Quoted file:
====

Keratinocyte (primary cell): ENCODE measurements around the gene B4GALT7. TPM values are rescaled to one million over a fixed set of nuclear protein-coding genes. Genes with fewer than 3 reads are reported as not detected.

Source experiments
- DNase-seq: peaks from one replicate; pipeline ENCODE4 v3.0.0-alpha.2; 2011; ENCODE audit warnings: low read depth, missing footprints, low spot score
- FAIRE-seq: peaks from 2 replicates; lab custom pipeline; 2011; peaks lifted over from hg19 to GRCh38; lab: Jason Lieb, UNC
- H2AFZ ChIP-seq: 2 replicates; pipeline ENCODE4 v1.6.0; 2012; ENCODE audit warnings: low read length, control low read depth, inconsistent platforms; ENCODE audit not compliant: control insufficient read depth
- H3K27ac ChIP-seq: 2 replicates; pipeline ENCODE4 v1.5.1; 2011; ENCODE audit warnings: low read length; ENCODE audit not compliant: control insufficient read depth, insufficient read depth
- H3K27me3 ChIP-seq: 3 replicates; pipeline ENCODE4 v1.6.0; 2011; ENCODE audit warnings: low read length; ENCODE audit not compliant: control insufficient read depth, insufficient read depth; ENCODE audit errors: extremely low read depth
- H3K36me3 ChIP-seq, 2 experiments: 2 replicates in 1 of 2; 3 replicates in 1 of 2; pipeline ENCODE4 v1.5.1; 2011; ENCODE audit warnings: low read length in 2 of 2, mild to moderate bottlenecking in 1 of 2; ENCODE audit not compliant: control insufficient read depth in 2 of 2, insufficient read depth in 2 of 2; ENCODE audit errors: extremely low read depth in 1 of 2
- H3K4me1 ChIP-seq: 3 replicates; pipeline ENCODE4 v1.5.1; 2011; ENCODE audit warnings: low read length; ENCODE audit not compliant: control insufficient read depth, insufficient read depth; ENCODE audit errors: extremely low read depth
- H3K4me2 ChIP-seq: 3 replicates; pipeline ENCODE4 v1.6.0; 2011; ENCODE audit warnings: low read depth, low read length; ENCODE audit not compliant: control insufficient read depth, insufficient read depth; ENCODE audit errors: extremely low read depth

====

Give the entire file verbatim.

Keratinocyte (primary cell): ENCODE measurements around the gene B4GALT7. TPM values are rescaled to one million over a fixed set of nuclear protein-coding genes. Genes with fewer than 3 reads are reported as not detected.

Source experiments
- DNase-seq: peaks from one replicate; pipeline ENCODE4 v3.0.0-alpha.2; 2011; ENCODE audit warnings: low read depth, missing footprints, low spot score
- FAIRE-seq: peaks from 2 replicates; lab custom pipeline; 2011; peaks lifted over from hg19 to GRCh38; lab: Jason Lieb, UNC
- H2AFZ ChIP-seq: 2 replicates; pipeline ENCODE4 v1.6.0; 2012; ENCODE audit warnings: low read length, control low read depth, inconsistent platforms; ENCODE audit not compliant: control insufficient read depth
- H3K27ac ChIP-seq: 2 replicates; pipeline ENCODE4 v1.5.1; 2011; ENCODE audit warnings: low read length; ENCODE audit not compliant: control insufficient read depth, insufficient read depth
- H3K27me3 ChIP-seq: 3 replicates; pipeline ENCODE4 v1.6.0; 2011; ENCODE audit warnings: low read length; ENCODE audit not compliant: control insufficient read depth, insufficient read depth; ENCODE audit errors: extremely low read depth
- H3K36me3 ChIP-seq, 2 experiments: 2 replicates in 1 of 2; 3 replicates in 1 of 2; pipeline ENCODE4 v1.5.1; 2011; ENCODE audit warnings: low read length in 2 of 2, mild to moderate bottlenecking in 1 of 2; ENCODE audit not compliant: control insufficient read depth in 2 of 2, insufficient read depth in 2 of 2; ENCODE audit errors: extremely low read depth in 1 of 2
- H3K4me1 ChIP-seq: 3 replicates; pipeline ENCODE4 v1.5.1; 2011; ENCODE audit warnings: low read length; ENCODE audit not compliant: control insufficient read depth, insufficient read depth; ENCODE audit errors: extremely low read depth
- H3K4me2 ChIP-seq: 3 replicates; pipeline ENCODE4 v1.6.0; 2011; ENCODE audit warnings: low read depth, low read length; ENCODE audit not compliant: control insufficient read depth, insufficient read depth; ENCODE audit errors: extremely low read depth